Constance Elaine Britton (née Womack; born March 6, 1967) is an American actress, singer, and producer.
Britton at the 2013 Golden Globe Awards
|Born||Constance Elaine Womack
March 6, 1967 
Boston, Massachusetts, U.S.
|Residence||Los Angeles, California|
|Alma mater||Dartmouth College
Beijing Normal University
Neighborhood Playhouse School of the Theatre
|Occupation||Actress, singer, producer|
|Spouse(s)||John Britton (m. 1991; div. 1995)|
Britton made her feature film debut in the independent comedy-drama film The Brothers McMullen (1995), and the following year, she was cast as Nikki Faber on the ABC sitcom Spin City. She later starred in the short-lived sitcoms The Fighting Fitzgeralds (2001) and Lost at Home (2003), and appeared in several films, most notably the sports drama film Friday Night Lights (2004) and the thriller film The Last Winter (2006).
Britton starred as Tami Taylor on the NBC/DirecTV drama series Friday Night Lights from 2006 to 2011. For this role, she received positive reviews from critics and was nominated for two Emmy Awards for Outstanding Lead Actress in a Drama Series. In 2011, she starred as Vivien Harmon in the first season of FX horror-drama series American Horror Story, for which she was nominated for the Emmy Award for Outstanding Lead Actress in a Miniseries or a Movie.
Britton starred as country singer Rayna Jaymes in the ABC/CMT musical drama series Nashville from 2012 to 2017, for which she was nominated for an Emmy Award for Outstanding Lead Actress in a Drama Series and a Golden Globe Award for Best Actress – Television Series Drama in 2012. In 2014, Britton was named UNDP Goodwill Ambassador. Britton next featured in the comedy-drama film This Is Where I Leave You (2014), the drama film Me and Earl and the Dying Girl (2015), the action comedy American Ultra (2015), and period drama Professor Marston and the Wonder Women (2017). In 2016, Britton had a recurring role as socialite Faye Resnick in the first season of FX true crime anthology series American Crime Story. In 2017, she had a recurring role as Ally in the Showtime sitcom SMILF. She has starred as Abby Clark in the Fox procedural drama 9-1-1 since 2018.
Early life and educationEdit
Britton was born Constance Elaine Womack in Boston, Massachusetts, to Linda Jane (née Cochran) and Edgar Allen Womack, Jr., who was a physicist and an energy company executive. She spent her early years in Rockville, Maryland.
When she was seven years old, she moved with her parents and her fraternal twin sister, Cynthia, to Lynchburg, Virginia, where she attended E.C. Glass High School and performed in plays in the E. C. Glass High School Theater. Her photo is displayed in the E. C. Glass Alumni Theater. She majored in Asian studies with a concentration in Chinese at Dartmouth College, and studied at the Beijing Normal University in Beijing during her freshman summer with Kirsten Gillibrand, now a U.S. Senator from New York. After graduating in 1989, she moved to New York City, where she spent two years at the Neighborhood Playhouse School of the Theatre studying with Sanford Meisner.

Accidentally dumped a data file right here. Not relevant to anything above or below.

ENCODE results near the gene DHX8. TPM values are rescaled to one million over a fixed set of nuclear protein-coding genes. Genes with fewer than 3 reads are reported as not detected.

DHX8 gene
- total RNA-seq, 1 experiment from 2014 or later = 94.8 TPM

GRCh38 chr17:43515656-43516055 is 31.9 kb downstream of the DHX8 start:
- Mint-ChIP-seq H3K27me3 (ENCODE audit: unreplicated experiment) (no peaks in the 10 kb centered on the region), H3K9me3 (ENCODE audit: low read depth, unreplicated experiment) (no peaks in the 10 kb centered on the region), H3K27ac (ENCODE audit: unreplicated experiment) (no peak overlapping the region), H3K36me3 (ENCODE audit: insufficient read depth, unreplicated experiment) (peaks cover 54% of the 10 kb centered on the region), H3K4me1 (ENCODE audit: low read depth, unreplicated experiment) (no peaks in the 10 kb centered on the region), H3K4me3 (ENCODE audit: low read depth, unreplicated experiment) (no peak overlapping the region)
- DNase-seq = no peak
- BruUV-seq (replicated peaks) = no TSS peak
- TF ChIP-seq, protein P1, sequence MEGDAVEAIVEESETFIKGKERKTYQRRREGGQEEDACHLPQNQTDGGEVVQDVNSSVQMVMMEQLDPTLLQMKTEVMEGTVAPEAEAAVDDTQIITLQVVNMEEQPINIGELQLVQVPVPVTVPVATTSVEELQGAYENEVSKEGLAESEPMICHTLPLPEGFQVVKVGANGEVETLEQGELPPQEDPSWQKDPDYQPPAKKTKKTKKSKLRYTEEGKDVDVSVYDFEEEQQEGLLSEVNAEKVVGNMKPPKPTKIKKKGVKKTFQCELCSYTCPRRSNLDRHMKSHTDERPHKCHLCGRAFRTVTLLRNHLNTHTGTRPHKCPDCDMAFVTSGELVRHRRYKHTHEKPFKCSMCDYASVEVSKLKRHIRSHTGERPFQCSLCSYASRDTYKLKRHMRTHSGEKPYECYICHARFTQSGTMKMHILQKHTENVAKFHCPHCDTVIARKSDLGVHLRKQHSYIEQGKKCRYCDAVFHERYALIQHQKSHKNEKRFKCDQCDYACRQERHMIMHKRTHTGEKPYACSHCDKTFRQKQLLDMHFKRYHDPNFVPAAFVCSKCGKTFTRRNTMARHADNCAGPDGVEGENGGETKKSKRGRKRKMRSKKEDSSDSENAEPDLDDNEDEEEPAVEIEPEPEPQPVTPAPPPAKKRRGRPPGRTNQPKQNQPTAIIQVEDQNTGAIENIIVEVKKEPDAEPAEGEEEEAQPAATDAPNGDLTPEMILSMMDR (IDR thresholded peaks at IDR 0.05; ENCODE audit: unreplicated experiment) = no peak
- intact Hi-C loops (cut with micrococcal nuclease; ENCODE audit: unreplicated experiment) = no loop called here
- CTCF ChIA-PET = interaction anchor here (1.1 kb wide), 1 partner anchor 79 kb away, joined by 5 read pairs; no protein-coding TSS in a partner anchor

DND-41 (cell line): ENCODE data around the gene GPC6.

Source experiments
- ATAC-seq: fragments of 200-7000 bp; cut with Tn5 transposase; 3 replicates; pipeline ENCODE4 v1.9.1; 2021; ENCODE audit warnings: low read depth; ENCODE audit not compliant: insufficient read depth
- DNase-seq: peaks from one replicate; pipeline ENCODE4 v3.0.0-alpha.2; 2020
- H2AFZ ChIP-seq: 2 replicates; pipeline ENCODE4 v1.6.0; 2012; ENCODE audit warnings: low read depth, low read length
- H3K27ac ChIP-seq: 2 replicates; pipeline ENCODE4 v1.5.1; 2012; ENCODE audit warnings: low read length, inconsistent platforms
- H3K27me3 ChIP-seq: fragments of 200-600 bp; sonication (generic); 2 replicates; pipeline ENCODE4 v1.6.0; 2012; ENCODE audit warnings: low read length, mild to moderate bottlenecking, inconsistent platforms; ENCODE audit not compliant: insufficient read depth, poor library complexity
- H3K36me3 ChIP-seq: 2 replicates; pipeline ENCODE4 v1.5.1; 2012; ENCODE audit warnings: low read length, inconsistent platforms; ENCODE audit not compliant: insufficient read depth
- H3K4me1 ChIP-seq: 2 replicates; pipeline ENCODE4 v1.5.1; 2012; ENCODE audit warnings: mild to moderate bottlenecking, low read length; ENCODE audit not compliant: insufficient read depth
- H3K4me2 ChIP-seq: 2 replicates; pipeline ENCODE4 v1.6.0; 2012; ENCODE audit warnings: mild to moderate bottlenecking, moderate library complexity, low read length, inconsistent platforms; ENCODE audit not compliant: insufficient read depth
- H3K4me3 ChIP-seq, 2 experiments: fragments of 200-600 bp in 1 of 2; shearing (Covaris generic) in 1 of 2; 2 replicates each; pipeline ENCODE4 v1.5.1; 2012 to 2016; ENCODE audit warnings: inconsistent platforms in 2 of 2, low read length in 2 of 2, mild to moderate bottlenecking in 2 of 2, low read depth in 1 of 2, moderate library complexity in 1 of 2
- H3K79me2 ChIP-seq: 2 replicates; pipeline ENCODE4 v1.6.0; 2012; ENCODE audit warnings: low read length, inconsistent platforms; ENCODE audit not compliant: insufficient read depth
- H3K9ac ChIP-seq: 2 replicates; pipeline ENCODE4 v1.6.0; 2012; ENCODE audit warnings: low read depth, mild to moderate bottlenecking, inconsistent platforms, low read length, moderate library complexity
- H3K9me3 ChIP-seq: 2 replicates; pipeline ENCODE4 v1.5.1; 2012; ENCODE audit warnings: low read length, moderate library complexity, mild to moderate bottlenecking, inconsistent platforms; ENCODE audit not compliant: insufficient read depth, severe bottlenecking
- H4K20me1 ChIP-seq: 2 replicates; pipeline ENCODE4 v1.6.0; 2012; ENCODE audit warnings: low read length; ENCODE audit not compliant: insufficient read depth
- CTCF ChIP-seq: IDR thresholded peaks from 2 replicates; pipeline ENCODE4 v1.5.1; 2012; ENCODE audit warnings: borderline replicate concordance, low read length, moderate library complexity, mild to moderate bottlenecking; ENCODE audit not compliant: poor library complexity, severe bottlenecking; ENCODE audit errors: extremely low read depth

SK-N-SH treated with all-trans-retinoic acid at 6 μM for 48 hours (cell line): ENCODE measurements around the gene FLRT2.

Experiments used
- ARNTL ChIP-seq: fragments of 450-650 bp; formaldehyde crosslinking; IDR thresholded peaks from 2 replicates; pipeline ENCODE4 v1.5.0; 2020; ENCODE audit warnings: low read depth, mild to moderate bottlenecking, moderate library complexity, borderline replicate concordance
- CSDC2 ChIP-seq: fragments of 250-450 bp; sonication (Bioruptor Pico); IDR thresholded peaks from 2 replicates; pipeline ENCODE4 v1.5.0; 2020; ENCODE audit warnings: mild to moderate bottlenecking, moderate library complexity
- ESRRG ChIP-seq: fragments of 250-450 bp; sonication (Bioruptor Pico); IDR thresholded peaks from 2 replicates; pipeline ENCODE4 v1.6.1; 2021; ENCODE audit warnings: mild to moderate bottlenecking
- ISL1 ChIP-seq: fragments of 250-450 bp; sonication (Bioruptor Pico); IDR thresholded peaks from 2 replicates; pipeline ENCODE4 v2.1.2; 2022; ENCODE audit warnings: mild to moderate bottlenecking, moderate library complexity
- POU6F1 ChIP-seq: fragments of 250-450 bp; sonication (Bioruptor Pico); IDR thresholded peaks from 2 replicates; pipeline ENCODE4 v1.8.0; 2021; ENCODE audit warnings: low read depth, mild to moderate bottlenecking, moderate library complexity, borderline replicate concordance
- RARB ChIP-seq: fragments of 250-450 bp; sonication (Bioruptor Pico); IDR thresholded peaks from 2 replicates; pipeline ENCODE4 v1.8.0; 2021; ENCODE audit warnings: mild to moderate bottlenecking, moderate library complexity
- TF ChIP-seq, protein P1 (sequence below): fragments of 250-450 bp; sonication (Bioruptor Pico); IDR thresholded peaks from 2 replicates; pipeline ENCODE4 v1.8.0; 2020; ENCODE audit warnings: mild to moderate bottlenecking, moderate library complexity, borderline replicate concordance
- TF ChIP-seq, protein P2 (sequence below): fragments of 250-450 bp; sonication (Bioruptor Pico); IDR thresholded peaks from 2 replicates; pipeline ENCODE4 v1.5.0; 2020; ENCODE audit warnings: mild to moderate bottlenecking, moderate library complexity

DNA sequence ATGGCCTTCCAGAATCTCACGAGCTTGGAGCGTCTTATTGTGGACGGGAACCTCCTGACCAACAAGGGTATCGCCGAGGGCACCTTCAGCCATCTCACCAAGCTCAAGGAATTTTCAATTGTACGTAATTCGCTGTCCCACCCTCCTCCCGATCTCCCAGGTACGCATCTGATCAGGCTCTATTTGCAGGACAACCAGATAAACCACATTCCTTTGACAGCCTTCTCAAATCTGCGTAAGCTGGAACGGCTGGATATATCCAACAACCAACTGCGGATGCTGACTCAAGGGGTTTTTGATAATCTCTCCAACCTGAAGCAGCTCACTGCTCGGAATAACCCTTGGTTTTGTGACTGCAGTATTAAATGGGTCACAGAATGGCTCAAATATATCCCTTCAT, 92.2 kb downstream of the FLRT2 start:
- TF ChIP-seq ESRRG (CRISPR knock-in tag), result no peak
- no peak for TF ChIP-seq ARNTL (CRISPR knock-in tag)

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While studying at the Neighborhood Playhouse, Britton (then Womack) made her New York theatrical debut in Caroline Kava's The Early Girl at The Courtyard Playhouse. Britton played seasoned prostitute Laurel opposite Cooper Lawrence, who played Joan. Britton's performance, while well received, nearly got her ousted from the Neighborhood Playhouse program, which prohibited students from taking professional employment during their course of study. After graduating, Britton spent two more years working in off-Broadway theatre productions. In 1995, Britton made her feature film debut in Edward Burns' critically acclaimed comedy-drama The Brothers McMullen. She moved to Los Angeles after the film's success.
After The Brothers McMullen, Britton was cast as Heather in a recurring role in the ABC sitcom Ellen, and starred as Cammie Barbash in the unsold Fox pilot Pins and Needles. In 1996, she began co-starring as Nikki Faber in the ABC sitcom Spin City opposite Michael J. Fox. Her character was written out of the show when Charlie Sheen replaced Fox. She also appeared in the romantic comedy-drama No Looking Back (1998) and the mystery comedy-drama Looking for Kitty (2004), both directed by Edward Burns. In 2001, she co-starred opposite Chris Eigeman and Jamie Harris in the romantic comedy The Next Big Thing. She later co-starred in the independent films The Life Coach, Special Ed, The Lather Effect and The Last Winter.
After leaving Spin City, Britton had a recurring role as Maggie Kimble Hume in the short-lived CBS crime drama The Fugitive. In 2001, she played Gertrude Temple, Shirley Temple's bad mother in the ABC television film Child Star: The Shirley Temple Story, based on Temple's 1988 autobiography. In the same year, she starred as Sophie Fitzgerald in the short-lived NBC sitcom The Fighting Fitzgeralds. In 2001, Britton also had a recurring role in the NBC political drama The West Wing in the third season, appearing in the two-part premiere titled "Manchester" and the sixth episode titled "Gone Quiet" as Connie Tate, a member of Bruno Gianelli's team. In 2002, she returned to ABC and starred as Rachel Davis in the short-lived sitcom Lost at Home. In 2006, she had a recurring role in the Fox espionage thriller 24 in the fifth season as Diane Huxley, a landlady and a brief girlfriend of Jack Bauer (Kiefer Sutherland).